**How linked is this economy to the Paris Protocol and the restrictions imposed on the Palestinian economy, which give preference to the occupation in controlling our peopleís capacities and capabilities?

    The problem is not only with the Paris Protocol. I wish this agreement was implemented, but Israel is not abiding by it. The fundamental problem is in the Oslo Accords, which put us in this box. Israel dismantled this agreement in 2000 and only preserved the measures that served its interests; therefore it is not about to dissect this agreement into partial agreements. Rather it is looking to impose a political settlement, since at present it has a golden opportunity to do so. The Arab countries are fragile, weak and disunited and posing no objections. Israel is scaring them with the Iranian boogieman and with the divisions of the so-called Arab Spring. Anyway, the world is busy with its own issues. There is a division of roles between the various poles in this world and the Palestinians, as you can see, are in the worst and weakest situation politically, institutionally and economically . Meanwhile, Netanyahu believes having Trump around is the best possible scenario. That is why we are making no indication to enter into partial negotiations that could send the wrong political message - that we support a relationship within a political framework based on an economic relationship with the occupation.

    Israel has another approach in this regard; a strategic plan. The fear is not what is happening now, but what will happen later, namely when the time comes for implementing the Ďdeal of the centuryí and also when Trumpís election campaign begins next November, followed by US elections a year later. During this time, the deal of the century would have matured and the time would have come for it to be put into effect and who will pay the price for it? I believe it will be the Palestinians through political and economic pressures that will be put on them all while the security situation remains in place. This is the problem we will face, especially since Israel has the necessary tools for completely suffocating the Palestinians, eventually leading to the collapse of the PA.

    **What steps can the government take to deal with the current financial crisis in light of the withheld tax returns?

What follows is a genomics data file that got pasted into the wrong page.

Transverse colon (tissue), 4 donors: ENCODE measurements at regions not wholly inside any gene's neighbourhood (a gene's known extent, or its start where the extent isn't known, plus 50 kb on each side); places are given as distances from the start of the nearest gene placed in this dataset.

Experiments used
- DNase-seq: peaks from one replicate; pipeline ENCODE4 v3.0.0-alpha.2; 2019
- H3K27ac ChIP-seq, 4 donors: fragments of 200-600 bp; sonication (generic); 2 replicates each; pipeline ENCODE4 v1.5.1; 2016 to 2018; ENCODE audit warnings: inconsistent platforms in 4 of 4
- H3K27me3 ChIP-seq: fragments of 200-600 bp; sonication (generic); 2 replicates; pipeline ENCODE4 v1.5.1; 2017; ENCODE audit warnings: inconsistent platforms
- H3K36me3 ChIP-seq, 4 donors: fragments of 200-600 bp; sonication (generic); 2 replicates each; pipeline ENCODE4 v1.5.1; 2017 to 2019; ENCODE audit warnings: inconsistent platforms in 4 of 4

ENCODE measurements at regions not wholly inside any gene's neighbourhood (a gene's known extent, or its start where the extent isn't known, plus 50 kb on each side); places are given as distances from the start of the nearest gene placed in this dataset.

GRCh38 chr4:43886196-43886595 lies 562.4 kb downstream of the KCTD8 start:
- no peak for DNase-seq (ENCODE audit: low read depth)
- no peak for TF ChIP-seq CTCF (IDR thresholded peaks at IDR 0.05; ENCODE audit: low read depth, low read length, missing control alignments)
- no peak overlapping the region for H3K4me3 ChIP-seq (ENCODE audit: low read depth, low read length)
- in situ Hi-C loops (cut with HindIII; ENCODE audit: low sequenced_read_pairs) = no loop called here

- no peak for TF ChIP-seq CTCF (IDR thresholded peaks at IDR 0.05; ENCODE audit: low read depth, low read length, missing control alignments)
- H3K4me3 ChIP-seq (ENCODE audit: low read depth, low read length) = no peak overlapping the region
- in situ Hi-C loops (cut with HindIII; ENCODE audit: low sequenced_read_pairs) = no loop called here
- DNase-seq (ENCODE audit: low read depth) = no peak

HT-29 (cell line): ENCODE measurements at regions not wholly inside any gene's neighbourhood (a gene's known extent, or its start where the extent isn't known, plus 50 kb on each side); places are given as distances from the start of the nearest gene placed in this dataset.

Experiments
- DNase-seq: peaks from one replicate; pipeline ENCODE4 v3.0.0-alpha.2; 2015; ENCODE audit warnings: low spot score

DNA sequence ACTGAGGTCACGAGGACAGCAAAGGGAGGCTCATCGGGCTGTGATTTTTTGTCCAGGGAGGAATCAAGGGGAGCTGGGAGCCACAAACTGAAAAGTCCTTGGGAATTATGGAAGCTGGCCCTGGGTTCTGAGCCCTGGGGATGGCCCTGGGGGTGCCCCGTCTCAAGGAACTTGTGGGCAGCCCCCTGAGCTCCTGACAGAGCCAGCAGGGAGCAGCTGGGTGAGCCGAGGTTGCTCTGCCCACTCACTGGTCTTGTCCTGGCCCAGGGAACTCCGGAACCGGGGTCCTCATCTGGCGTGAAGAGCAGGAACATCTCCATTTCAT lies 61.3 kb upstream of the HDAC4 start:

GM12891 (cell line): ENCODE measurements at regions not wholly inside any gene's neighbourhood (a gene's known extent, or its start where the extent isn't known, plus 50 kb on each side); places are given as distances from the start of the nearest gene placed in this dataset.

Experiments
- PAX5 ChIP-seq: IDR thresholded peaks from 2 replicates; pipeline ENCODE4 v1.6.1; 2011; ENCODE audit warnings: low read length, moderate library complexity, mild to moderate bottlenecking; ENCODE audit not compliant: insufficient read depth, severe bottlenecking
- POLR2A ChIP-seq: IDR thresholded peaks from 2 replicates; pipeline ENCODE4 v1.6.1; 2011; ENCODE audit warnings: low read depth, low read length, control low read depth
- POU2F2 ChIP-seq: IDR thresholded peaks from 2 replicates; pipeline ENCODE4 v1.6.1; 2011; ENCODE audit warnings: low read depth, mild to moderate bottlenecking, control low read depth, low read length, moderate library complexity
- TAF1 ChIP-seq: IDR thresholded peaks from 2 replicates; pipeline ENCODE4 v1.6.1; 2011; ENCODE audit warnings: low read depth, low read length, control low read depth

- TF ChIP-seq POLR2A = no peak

The government is only prepared to deal with these developments at the political and media level more than in actuality. It is very clear that managing Palestinian affairs has not changed but is more improvisation and knee-jerk reactions without any planning or prior vision. We all know that the [Israeli] law for withholding PA money was passed in July of last year and we know that Trump is hostile to the Palestinians and wants to cut all assistance to them. We also know that Netanyahu is about to take even more steps. We, however, talk a lot and do nothing. Hence, it was clear that the government was not expecting President Abbasí decision not to accept all of the PAís tax returns being held by Israel. This took them by surprise even more than Netanyahuís decision to do so. This is because his decision to deduct NIS40 million a month from these dues would not make much of a dent at the financial level. The big surprise for the government, however, was the Presidentís political stance of refusing to take any penny of the tax returns, which threw them for a loop. This is at a time when the government was preparing for other steps but could no longer carry them out after President Abbasí decision. This, I believe, reflects a problem in the management of the crisis, much like the recent social security law crisis. While there really was a crisis, what was worse was how we managed it. The same applies here in terms of the tax returns. We are constantly living through crises at different times but we do not manage them well.

    **Does the PA, represented by the government, have any alternatives for facing these crises? What are they?

    All of the alternatives they propose are political and technical ones, which could alleviate some of the repercussions of the problem in terms of its cost and liabilities, but will absolutely not solve the core crisis, or the root of the problem. This means the crisis will repeat itself in another form later on. The problem is about sound crisis management, which would allow us to overcome problems without paying a huge political price. There are well-known technical solutions. The government can cut back, but so far it has not announced any austerity plans. At times when expenditures were increasing, they would verbally announce austerity plans, but without a calculated plan. This requires an agreed-on plan and a consensus over priorities. It needs real and actual steps to improve collection from sectors that evade taxes and smuggle in Israeli products. The government needs to broach the possibility of reviving other mechanisms to get international aid that would guarantee cash flow to the PA until the problem with Israel is solved. If these alternatives do not succeed, the government must resort to a loans-management relationship with banks, which is a kind of tactical management; that is, they would take out a loan in one month and later pay part of that loan.